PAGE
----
Argentina’s skies are set to get a whole lot busier in 2018, as the country’s tightly-regulated commercial travel market begins opening up to new ‘low-cost’ airlines.
One of the biggest names in the slate of companies that secured highly-attractive route tenders in September, 2017, is Norwegian Air.
Europe’s third-largest low-cost airline, Norwegian plans to launch its domestic services in June, the company’s public relations director for Argentina, Matías Maciel, told the Times this week. The firm is making safe bets on traditional winter destinations, meaning its first routes will likely include Cordoba, Mendoza, Bariloche and Iguazú, he said.
Maciel indicated that the company sees “huge potential” in Argentina because of a historic lack of development in the sector. “This is a big opportunity in a big country,” he declared.
“Norwegian is a feeder airline. We expect to connect Argentina to the world with our existing network.”
Despite a turbulent economic history that has traditionally turned investors away, not all of Argentina’s economic pitfalls are negative for the low-cost airlines. Since the current national government discontinued indexation, annual inflation of 40 percent in 2016 and 25 percent in 2017 has brought the regulated minimum fare for air travel closer to prices in comparable regional markets. Argentina is the only country in Latin America to fix a minimum fare for flights.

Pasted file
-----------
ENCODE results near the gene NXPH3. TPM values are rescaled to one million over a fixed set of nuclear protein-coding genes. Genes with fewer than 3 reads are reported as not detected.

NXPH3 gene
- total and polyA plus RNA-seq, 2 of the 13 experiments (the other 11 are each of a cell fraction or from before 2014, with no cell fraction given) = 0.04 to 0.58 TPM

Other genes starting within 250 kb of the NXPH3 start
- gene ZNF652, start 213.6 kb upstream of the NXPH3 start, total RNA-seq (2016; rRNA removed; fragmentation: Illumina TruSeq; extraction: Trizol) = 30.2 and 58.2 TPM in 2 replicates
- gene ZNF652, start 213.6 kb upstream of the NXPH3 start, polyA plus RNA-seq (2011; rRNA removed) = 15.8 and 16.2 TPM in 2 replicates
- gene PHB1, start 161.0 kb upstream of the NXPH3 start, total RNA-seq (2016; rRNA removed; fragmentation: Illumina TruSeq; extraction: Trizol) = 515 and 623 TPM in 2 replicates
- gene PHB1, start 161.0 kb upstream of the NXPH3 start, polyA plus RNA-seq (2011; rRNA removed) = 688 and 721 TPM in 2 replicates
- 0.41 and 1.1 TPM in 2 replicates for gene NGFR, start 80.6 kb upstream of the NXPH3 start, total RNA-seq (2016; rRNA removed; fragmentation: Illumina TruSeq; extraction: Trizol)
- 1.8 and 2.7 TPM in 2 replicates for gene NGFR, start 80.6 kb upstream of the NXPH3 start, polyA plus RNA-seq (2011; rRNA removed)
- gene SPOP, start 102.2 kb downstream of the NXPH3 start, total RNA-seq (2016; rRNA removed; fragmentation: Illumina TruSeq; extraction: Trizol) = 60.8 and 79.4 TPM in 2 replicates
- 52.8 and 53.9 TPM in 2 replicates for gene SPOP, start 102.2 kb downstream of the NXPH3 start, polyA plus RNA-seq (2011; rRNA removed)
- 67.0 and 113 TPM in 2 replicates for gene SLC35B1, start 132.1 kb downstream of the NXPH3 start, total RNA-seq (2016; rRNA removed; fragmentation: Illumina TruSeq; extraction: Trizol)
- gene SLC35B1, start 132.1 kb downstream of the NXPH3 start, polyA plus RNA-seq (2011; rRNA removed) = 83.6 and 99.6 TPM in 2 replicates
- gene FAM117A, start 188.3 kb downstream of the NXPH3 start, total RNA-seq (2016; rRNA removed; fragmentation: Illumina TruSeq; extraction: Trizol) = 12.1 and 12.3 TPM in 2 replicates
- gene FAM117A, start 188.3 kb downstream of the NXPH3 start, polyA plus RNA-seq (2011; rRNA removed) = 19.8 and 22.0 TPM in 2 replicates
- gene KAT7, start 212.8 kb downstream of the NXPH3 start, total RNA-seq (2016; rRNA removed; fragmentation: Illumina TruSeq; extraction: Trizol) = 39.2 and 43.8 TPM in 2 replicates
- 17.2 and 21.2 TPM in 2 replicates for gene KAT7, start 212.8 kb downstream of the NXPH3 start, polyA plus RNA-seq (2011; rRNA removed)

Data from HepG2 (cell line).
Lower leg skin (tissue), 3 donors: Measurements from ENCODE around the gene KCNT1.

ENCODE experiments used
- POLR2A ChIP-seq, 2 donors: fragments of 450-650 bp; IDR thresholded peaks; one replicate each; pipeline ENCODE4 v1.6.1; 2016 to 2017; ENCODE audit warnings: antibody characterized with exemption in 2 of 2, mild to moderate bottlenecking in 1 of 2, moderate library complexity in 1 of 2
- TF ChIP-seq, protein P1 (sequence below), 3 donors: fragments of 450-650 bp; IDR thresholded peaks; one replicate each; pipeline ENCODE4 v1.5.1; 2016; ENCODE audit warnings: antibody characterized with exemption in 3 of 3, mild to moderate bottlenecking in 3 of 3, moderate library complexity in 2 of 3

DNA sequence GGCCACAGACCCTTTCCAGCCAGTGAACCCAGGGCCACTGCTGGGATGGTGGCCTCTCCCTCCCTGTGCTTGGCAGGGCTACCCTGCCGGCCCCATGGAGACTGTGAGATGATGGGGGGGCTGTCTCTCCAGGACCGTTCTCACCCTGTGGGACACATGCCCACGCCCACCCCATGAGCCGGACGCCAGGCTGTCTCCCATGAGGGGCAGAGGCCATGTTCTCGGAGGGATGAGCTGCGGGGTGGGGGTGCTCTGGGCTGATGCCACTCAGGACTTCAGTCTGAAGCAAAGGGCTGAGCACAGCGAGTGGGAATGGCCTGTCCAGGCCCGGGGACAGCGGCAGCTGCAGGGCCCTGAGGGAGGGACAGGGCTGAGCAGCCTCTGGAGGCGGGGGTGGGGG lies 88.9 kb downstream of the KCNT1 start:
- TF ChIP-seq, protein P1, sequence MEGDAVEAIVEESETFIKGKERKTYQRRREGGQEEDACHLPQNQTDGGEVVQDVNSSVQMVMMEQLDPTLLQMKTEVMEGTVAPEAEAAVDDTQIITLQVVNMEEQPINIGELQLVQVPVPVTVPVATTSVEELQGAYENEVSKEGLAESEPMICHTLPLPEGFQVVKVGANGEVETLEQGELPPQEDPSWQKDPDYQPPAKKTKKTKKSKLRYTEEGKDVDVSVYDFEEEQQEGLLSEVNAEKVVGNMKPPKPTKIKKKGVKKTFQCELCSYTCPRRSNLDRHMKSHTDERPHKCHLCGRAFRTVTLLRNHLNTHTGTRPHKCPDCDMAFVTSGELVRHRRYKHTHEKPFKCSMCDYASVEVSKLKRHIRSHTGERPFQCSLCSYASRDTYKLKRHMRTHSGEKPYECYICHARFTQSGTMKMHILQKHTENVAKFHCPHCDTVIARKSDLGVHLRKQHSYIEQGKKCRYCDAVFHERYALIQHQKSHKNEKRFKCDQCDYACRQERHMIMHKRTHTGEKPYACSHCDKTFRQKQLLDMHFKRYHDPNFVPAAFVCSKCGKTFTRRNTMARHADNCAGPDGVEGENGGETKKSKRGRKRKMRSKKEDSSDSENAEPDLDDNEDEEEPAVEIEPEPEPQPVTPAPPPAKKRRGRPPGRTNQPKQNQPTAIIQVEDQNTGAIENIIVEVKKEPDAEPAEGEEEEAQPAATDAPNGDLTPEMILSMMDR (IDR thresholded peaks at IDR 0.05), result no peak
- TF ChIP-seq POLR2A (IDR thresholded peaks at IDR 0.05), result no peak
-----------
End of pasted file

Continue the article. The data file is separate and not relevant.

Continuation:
“We’ll comply with the current regulation but we do believe its elimination would make the market more dynamic,” Maciel said. “We would support such a move but it’s not something we’re speculating on.”
Norwegian is not the only one seeking to lower prices. For his part, FlyBondi CEO Julián Cook confirmed to the Times this week that his company’s cost structure meant it “could today offer prices much lower than the base fare.” Like Norwegian, the firm first has its sights set on Mendoza, Córdoba, Bariloche and Iguazú, he said.
With the highest GDP per capita in South America, Argentines take half as many flights per year as Brazilians, a third as many as Chileans, and less than passengers in Perú and Colombia.